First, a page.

ROTATOR CUFF PAIN
Updated: Aug 13
Rotator cuff injuries/weakness are a significant cause of shoulder pain. They occur mainly in patients between 40 and 60 years of age and may be from trauma, but many do not involve an injury. They can slowly evolve from deconditioning, weakness and or overuse. The rotator cuff is made up of 4 muscles that attach from the scapula/shoulder blade to the humerus and are responsible, for you guessed it, rotating the shoulder. They are also essential in shoulder stabilization and help depress the humerus (arm bone) out of the shoulder joint to allow easier movement. In between the rotator cuff and the bone above (the acromion) sits a flattened membrane called the Subacromial bursae. The bursae allows for greater movement and shock absorption. The shoulder or glenohumeral joint is an extremely mobile joint, with little in terms of bone stability, to allow for greater movement. The rotator cuff is therefore under a fair amount of pressure to stabilize the joint, and can be problematic and prone to injuries or overload. Patients usually present to us with pain, weakness, and restricted motion in the shoulder. Typically pain is felt on the top or "tip" of the shoulder, especially with arm at 90 degrees.
Rotator cuff muscles are all so closely related in terms of location and action that it is very hard to differentiate which one is causing the problem, so we treat them together. Due to this connection it is not abnormal for the pain and symptoms to move around the shoulder. Patients might experience pain at the front, back or side of the shoulder and is often made worse by overhead activities like hanging out the washing or movements like putting on a jacket.
Types of Rotator Cuff injuries:
Shoulder Impingement or Shoulder Tip Pain: When you lift you arm above your head the space between the rotator cuff tendons and the bone above them (the acromion) narrows, the RC tendons can get compressed and sometimes cause pain and irritation. Bursitis: There is a shock absorbing sac called a bursa between the rotator cuff tendons and the acromion. The bursa allows the tendons to glide freely when you move your arm. Just like the tendons, this can become compressed and irritated and inflammatory cells infiltrate the sac and can become a shoulder irritant Rotator cuff tears: Tears can occur in people who repeatedly perform the same shoulder motions. Symptoms generally include shoulder pain and weakness. It is important to note that a study has recently found that 54% of asymptomatic (i.e. not having pain or problems) patients aged 60 years or over, were found to have partial or complete tears of the rotator cuff on MRI. Showing us that tissue damage doesn't always equal pain. Tendinopathies: This is the term used to describe physical changes in the tendons of the rotator cuff over time from overload. How Do You Treat These issues?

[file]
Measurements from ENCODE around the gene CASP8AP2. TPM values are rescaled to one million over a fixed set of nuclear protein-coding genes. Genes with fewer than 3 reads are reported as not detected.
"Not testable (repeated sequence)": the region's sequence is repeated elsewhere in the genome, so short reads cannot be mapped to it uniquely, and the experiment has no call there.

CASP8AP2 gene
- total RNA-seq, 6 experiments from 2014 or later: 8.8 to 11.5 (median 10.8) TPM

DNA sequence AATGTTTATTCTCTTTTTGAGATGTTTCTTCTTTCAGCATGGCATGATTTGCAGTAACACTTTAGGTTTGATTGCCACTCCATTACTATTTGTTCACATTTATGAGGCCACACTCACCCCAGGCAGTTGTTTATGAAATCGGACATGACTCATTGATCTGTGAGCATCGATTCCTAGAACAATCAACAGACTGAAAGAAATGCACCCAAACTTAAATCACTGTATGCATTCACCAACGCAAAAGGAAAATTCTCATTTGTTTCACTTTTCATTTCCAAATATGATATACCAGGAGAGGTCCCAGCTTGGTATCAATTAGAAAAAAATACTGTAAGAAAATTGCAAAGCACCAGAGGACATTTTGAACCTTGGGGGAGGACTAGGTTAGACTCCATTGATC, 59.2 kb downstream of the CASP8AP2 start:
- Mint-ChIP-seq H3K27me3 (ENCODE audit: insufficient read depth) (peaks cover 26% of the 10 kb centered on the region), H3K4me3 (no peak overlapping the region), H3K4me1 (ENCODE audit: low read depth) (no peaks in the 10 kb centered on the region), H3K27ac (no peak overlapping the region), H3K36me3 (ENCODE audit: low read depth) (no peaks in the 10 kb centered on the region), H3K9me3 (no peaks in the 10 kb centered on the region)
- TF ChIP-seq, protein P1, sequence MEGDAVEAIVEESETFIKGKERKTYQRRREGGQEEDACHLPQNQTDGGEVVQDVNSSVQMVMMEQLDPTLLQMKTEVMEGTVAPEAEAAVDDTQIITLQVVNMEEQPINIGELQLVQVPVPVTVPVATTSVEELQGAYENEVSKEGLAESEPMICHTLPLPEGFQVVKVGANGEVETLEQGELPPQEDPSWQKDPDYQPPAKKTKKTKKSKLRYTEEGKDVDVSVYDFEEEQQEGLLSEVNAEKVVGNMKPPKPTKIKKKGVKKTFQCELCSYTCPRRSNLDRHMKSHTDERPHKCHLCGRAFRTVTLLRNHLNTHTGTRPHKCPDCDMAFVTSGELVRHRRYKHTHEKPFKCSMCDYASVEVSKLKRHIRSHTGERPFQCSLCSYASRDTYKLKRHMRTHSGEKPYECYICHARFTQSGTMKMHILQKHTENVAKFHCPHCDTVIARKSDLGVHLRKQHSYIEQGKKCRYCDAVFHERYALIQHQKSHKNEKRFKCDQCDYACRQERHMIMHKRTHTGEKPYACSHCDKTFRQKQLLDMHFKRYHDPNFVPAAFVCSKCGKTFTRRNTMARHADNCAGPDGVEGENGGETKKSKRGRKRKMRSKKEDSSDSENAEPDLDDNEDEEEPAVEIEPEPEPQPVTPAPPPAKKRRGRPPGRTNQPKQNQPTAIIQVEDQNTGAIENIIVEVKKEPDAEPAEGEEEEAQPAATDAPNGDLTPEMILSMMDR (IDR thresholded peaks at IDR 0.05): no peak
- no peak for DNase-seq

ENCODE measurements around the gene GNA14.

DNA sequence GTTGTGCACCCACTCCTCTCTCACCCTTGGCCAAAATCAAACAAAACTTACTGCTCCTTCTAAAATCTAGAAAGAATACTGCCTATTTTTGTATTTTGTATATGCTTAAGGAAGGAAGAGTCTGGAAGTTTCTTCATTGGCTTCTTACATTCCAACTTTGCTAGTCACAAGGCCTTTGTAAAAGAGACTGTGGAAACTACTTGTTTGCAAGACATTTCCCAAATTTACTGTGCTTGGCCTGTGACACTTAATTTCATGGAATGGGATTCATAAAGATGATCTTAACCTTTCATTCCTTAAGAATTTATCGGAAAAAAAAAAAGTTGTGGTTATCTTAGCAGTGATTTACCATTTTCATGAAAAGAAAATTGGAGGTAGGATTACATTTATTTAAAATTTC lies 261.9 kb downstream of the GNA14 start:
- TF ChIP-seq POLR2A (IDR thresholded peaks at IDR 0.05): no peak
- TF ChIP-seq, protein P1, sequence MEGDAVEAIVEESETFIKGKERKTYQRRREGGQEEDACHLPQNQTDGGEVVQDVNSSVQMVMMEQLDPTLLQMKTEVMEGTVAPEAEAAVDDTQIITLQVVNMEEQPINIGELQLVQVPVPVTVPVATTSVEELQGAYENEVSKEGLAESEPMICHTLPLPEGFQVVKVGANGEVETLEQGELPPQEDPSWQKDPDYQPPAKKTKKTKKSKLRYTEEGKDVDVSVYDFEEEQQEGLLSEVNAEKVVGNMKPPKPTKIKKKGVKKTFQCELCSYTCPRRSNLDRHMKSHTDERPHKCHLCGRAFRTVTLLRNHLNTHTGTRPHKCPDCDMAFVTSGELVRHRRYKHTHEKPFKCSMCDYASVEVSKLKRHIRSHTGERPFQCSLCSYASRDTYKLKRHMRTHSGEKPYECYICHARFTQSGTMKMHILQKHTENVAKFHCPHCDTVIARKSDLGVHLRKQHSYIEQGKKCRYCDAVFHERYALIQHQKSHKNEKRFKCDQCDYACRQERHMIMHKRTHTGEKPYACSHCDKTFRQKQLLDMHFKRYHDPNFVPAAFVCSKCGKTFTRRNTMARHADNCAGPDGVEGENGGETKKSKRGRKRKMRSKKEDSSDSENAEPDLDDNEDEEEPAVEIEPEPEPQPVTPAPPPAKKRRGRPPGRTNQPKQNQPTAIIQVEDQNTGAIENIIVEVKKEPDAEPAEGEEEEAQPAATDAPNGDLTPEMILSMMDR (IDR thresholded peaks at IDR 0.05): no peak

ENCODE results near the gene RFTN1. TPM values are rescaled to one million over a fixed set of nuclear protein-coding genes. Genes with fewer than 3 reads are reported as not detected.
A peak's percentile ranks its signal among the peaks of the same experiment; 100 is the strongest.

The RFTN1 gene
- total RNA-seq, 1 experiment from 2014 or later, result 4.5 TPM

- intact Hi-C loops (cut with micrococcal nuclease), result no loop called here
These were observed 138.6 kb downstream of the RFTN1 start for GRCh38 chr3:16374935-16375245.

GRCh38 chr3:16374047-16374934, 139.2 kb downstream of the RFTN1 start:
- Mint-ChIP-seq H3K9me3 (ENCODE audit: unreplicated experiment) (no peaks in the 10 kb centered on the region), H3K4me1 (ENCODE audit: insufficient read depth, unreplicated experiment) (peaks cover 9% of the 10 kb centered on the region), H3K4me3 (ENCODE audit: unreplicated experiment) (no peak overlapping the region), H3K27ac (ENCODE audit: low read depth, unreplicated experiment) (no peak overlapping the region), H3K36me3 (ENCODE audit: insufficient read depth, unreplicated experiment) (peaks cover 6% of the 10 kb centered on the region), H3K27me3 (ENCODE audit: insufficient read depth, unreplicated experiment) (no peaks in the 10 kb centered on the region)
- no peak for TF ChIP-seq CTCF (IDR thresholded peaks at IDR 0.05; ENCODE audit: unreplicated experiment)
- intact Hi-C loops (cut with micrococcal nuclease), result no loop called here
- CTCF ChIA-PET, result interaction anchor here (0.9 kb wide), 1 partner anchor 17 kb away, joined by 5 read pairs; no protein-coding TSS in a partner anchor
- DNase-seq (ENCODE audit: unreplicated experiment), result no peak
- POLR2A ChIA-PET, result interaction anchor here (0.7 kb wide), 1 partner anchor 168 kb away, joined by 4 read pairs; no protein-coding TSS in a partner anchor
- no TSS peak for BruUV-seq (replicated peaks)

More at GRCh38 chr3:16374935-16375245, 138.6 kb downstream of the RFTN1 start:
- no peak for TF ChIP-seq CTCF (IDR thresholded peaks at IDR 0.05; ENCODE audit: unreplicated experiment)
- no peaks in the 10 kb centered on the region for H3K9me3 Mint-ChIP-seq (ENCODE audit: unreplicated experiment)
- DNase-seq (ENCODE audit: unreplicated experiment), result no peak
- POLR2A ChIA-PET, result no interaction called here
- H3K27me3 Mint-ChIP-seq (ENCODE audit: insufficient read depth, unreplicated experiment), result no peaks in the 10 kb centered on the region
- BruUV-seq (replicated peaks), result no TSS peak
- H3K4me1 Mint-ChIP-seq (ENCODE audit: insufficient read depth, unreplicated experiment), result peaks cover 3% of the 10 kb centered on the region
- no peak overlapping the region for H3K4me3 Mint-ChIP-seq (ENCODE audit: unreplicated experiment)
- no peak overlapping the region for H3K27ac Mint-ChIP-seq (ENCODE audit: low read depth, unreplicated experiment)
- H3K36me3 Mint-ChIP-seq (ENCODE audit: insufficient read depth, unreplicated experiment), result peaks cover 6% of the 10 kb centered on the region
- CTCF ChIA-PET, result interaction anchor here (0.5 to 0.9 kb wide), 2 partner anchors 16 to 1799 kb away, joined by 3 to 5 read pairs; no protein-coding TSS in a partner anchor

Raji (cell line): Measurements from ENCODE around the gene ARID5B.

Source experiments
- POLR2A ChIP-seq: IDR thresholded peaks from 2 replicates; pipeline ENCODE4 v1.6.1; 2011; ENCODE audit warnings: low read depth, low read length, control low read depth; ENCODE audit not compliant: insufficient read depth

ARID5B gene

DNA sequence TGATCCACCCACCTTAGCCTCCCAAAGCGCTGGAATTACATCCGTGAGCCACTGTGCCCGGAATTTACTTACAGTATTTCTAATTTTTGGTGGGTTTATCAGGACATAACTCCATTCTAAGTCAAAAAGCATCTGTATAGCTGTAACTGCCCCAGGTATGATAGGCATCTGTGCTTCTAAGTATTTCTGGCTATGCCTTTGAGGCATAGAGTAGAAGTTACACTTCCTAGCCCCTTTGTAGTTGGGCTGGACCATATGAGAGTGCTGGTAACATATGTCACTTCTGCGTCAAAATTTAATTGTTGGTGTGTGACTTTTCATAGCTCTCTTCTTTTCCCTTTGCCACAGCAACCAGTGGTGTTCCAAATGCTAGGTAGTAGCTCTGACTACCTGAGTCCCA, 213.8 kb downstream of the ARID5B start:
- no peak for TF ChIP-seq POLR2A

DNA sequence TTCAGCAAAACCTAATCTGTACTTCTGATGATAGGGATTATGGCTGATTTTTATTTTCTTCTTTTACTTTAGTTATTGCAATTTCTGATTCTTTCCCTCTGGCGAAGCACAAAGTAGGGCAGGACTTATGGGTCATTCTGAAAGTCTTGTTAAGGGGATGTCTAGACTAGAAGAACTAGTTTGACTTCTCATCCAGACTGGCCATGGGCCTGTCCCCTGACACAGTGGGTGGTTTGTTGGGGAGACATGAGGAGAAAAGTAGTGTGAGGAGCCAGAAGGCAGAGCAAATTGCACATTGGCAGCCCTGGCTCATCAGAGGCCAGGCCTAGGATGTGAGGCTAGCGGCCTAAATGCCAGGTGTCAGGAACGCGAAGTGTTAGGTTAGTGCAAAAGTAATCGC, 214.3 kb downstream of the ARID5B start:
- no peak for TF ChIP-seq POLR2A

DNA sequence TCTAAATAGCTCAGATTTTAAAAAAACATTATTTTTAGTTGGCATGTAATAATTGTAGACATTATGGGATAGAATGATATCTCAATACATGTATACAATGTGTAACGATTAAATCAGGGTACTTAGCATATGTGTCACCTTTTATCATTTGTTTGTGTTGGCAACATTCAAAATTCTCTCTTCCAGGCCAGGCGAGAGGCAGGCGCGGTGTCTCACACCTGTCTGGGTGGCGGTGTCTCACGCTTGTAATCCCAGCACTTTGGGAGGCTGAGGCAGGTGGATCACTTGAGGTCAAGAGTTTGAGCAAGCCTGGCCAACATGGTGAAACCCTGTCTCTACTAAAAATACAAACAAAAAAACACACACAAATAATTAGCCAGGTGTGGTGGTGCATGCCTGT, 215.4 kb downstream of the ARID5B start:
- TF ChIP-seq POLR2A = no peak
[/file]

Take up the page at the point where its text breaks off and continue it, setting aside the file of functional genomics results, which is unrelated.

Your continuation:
As always a thorough case history is necessary to rule out other causes of shoulder pain. Then a detailed investigation of how you use your shoulder on a daily basis and any exercise programs you might already do. We need to get a clear picture of what sort of loads you put through your shoulder and any overload that may be occurring.
Treatment will start with a physical examination. Some manual therapy may be done to decrease pain in the short term.
For long term resolution a graduated exercise program will be constructed to restore strength and motion to your shoulder and ultimately decrease the pain you are experiencing.
Do I need injections or X-rays?
Steroid or cortisone injections are rarely used due to their risks and they are generally ineffective in helping these problems.
Depending on your case history, imaging (eg xrays, ultrasound, MRI) may be requested but it is rare to order these tests as it wont change our treatment plan and as noted above many people with no pain in their shoulders will have rotator cuff wear and tear on ultrasound and on MRI.
If you have any further questions contact us directly.